In terms of things to look at before using. It is imperative that you do not try to pull back the black know without loosening off both the side nut and screws on the tie bar. You will break the stem of the black knob. If the black knob does not move it means that the top tie bar is rusted into the eccentric tube and will require a strip down to free it off. It should be an interference fit, but the tie bar needs to be greased inside the eccentric tube. If the knob does not move, it means the cylinder blades cannot be lowered onto the bottom blade. The black knob itself is irreplaceable. All threads on JP Minors were imperial BSF.
Take off the chain cover and check for any stretch in the drive chains. Over time the chains can stretch and need to be tensioned properly, otherwise the drive sprockets can lock up if the chasin is too loose.
Oil inside the front rollers....these can be taken off easily and should be separated by washers. Apply linseed oil to the wooden rollers.
Take off bearing covers and check condition of any grease in the bearings...it may have hardened over time. Oil liberally and replace covers.
Check the bottom blade for any chips out of it. It can be replaced from a company called Garfitts, but the retaining blade screws can be difficult to remove without applying considerable heat
If you need additional advice, I can guide you on restoration tips, if you would like to contact me. Contact details are in the club members list.
I would like to recommend and suggest that you cut your grass with a rotary mower before attempting to use this mower on the grass as it was not designed to cut long grass and you will struggle considerably. The grass will clog up the mower.
Thanks very much for the warm welcome and all your comments.
So firstly I have given it a light clean and tested the blade with paper. I am very happy to say it sliced through the paper with ease all along the blade and it appears to have no dents.
The black knob doesn't move, but it does unscrew. I won't mess around with that too much without fully working out what to do.
The handle on the front which I belive adjusts the wooden rollers doesn't move either. I'll try some more WD-40 on it. I have some linseed oil ready to go, I did notice washers at either end of the rollers, should these be in-between?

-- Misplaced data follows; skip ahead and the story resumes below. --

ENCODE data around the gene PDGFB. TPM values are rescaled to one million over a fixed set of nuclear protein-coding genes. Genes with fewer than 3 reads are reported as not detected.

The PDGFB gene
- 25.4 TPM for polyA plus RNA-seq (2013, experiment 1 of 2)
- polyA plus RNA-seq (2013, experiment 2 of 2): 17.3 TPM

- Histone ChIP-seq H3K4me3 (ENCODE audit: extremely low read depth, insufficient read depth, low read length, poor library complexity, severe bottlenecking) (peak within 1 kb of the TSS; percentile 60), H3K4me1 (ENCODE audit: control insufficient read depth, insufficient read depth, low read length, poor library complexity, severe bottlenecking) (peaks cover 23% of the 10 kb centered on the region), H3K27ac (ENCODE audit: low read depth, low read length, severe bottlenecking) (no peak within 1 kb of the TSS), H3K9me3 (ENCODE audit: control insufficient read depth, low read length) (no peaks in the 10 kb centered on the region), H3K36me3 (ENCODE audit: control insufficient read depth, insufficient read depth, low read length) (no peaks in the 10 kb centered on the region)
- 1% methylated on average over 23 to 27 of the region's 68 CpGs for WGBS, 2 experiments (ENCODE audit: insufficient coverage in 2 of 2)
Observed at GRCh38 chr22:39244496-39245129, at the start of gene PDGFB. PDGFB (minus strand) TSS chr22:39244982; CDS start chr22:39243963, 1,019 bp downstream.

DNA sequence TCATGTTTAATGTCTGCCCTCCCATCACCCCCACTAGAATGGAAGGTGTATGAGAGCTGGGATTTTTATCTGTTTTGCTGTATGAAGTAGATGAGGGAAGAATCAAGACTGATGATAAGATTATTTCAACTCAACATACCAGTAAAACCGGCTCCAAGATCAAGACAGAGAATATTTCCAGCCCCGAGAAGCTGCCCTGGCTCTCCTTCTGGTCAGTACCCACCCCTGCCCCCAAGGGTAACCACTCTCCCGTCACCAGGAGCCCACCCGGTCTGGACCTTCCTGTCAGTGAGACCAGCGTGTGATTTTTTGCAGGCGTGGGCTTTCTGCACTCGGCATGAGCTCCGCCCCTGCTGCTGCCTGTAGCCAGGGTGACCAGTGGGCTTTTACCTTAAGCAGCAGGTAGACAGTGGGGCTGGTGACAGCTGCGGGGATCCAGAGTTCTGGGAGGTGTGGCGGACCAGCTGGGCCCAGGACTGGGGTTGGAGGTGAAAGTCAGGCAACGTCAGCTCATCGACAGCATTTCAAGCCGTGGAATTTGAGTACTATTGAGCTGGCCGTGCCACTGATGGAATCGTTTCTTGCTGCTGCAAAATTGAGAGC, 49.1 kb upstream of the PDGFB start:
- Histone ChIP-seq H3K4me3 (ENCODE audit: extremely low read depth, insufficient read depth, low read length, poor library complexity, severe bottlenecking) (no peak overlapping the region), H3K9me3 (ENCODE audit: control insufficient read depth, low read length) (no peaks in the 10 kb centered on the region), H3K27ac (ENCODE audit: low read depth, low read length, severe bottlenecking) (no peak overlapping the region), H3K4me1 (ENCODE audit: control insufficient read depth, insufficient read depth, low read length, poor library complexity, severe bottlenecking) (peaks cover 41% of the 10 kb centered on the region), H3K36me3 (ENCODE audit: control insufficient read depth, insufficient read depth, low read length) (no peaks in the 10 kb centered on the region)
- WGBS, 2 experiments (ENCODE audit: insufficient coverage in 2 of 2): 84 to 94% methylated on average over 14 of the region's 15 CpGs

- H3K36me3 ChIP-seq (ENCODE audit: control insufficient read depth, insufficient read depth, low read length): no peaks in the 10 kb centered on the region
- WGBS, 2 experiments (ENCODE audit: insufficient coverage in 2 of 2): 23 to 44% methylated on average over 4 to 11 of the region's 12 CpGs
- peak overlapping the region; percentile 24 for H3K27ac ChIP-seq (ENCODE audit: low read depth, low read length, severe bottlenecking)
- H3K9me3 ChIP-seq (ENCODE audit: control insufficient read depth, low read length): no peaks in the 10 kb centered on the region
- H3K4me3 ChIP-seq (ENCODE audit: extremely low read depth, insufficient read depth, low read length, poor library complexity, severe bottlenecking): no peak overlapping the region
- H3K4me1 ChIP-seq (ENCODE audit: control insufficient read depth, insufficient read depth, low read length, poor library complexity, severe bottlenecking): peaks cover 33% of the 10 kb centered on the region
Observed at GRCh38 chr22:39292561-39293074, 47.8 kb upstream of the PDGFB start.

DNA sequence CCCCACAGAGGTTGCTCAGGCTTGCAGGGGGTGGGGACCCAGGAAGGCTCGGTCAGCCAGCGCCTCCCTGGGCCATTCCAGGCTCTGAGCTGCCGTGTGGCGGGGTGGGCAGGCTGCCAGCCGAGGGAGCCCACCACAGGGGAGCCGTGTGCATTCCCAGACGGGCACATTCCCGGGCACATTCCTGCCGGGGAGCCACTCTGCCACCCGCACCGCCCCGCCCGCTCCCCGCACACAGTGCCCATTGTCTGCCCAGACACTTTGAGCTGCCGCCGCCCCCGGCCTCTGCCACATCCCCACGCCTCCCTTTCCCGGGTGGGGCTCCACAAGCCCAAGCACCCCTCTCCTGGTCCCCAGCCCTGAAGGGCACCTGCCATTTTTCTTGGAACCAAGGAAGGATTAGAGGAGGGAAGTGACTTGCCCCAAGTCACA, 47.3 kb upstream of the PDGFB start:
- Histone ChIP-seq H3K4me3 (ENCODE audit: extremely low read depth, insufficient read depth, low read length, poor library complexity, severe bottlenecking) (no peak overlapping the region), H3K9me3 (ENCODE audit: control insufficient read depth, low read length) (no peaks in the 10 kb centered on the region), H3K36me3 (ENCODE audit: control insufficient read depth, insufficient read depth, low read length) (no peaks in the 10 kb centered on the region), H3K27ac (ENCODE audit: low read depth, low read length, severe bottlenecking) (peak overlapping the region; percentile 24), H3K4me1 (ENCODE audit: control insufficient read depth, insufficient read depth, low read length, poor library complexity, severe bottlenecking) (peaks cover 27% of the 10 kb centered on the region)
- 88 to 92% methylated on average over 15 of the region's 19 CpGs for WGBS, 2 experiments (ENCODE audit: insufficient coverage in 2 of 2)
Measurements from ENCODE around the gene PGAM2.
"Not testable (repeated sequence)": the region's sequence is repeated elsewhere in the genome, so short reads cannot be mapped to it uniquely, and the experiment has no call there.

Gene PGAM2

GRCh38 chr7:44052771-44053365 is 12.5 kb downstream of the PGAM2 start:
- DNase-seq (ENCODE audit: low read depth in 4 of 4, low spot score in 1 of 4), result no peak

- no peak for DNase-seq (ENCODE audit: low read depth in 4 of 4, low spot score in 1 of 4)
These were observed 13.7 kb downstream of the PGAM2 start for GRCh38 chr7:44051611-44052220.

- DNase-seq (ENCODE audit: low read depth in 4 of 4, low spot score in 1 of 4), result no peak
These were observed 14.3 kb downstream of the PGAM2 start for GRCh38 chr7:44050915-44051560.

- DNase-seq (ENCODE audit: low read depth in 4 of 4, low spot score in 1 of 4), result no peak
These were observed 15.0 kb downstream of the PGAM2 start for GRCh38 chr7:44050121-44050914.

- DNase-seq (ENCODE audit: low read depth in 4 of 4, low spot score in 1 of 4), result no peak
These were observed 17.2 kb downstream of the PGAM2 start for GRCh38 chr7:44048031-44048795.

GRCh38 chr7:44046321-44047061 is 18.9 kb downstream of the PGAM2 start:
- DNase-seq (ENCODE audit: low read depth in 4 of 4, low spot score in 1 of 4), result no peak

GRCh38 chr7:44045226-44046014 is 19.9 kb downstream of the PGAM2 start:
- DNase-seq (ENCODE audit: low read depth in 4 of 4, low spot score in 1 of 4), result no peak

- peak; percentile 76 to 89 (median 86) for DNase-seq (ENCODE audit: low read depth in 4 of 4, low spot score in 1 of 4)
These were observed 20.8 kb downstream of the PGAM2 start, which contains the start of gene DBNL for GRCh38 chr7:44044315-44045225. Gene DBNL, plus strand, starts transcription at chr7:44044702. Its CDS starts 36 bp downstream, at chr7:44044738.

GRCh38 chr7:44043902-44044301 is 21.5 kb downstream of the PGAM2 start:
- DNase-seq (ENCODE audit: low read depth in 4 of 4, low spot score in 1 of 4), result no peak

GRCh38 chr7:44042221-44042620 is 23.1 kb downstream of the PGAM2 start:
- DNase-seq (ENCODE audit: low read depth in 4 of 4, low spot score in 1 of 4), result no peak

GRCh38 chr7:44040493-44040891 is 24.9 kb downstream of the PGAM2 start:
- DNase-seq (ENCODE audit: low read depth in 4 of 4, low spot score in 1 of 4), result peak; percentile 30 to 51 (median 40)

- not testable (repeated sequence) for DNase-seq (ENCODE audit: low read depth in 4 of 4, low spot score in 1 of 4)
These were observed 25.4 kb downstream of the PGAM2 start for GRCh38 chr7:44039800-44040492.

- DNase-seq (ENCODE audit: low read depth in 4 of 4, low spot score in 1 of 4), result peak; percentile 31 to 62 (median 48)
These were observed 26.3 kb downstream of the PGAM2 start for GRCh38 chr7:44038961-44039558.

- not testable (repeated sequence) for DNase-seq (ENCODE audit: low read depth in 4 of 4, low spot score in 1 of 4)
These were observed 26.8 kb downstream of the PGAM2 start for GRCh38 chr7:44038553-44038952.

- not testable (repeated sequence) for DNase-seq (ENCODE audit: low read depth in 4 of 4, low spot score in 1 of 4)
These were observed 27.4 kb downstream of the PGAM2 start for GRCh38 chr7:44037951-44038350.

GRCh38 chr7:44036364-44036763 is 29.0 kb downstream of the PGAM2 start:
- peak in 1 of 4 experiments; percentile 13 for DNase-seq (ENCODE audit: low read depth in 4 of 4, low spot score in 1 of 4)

I have looked under the chain cover. The chains do appear to have stretched a little over time, I'm doubtful if they have 1 link extra each though, but all is well greased. The bearings under the cutter sprocket look like they could use some lubrication.
The serial numbers are 2A/A/XM.175
Are there any particular oils that I should be using? Multipurpose 3in1, bike oil? What sort of grease? Teflon? I read in the manual to use medium grade oil, not quite sure what this.
2A/A XM 175 means it was manufactured in Jan 1953. XM denotes it is an 11" Minor and 175 means it was mower number 175 manufactured in the month of January.
If the black knob does not move, do NOT force it. You may either crack the bakelite knob of shear the stem from the tie bar. The purpose of the knob is to lower the blades up and down into close contact with the bottom blade. If this is stuck, then in all likely hood the inner tie bar inside the eccentric tube is rusted and will require a complete strip down to free it off. It is possible, but requires patience. Ensure the grub screw (1/4" BSF) thread is also removed and it may be possible to get WD-40 down the thread hole...but I have found that this is not always successful. Aside from a strip-down there is no other way of freeing off this rotating tie-bar, if you want to be able to move the blades up and down.
Normal practice is to free off the blades after mowing and during storage and to lower them down to the bottom blade just before mowing. It allow also for cleaning of the blades.